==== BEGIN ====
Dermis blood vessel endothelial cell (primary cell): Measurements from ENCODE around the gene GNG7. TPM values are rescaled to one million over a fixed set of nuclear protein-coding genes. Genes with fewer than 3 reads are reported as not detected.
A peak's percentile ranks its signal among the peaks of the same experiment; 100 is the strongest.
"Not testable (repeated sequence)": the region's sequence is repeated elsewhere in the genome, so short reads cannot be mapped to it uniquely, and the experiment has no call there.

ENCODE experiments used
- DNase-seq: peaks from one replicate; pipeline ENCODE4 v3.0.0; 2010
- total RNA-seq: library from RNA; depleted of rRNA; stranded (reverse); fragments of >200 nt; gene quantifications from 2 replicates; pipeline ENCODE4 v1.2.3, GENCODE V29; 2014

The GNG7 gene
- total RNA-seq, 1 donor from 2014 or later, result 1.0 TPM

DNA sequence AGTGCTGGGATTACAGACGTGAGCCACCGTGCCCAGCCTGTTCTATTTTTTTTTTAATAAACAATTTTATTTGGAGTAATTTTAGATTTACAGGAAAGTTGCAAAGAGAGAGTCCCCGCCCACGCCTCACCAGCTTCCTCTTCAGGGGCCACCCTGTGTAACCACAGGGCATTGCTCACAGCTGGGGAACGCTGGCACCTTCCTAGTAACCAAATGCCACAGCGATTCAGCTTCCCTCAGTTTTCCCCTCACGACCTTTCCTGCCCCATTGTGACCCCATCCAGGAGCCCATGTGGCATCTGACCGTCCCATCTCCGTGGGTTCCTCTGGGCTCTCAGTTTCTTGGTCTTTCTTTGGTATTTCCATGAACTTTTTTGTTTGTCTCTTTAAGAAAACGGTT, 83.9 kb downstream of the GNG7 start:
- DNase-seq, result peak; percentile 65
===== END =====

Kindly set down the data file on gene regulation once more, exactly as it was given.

Dermis blood vessel endothelial cell (primary cell): Measurements from ENCODE around the gene GNG7. TPM values are rescaled to one million over a fixed set of nuclear protein-coding genes. Genes with fewer than 3 reads are reported as not detected.
A peak's percentile ranks its signal among the peaks of the same experiment; 100 is the strongest.
"Not testable (repeated sequence)": the region's sequence is repeated elsewhere in the genome, so short reads cannot be mapped to it uniquely, and the experiment has no call there.

ENCODE experiments used
- DNase-seq: peaks from one replicate; pipeline ENCODE4 v3.0.0; 2010
- total RNA-seq: library from RNA; depleted of rRNA; stranded (reverse); fragments of >200 nt; gene quantifications from 2 replicates; pipeline ENCODE4 v1.2.3, GENCODE V29; 2014

The GNG7 gene
- total RNA-seq, 1 donor from 2014 or later, result 1.0 TPM

DNA sequence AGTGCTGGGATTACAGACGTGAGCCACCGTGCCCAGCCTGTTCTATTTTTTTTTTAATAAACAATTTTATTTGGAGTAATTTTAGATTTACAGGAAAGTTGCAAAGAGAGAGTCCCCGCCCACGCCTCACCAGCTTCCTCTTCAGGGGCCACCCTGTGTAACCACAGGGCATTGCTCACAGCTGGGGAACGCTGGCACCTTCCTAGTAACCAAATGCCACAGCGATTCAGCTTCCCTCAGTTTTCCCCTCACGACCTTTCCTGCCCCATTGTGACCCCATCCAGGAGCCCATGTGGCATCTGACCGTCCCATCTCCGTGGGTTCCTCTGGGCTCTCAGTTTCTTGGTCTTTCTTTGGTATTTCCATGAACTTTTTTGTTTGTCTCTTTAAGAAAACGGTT, 83.9 kb downstream of the GNG7 start:
- DNase-seq, result peak; percentile 65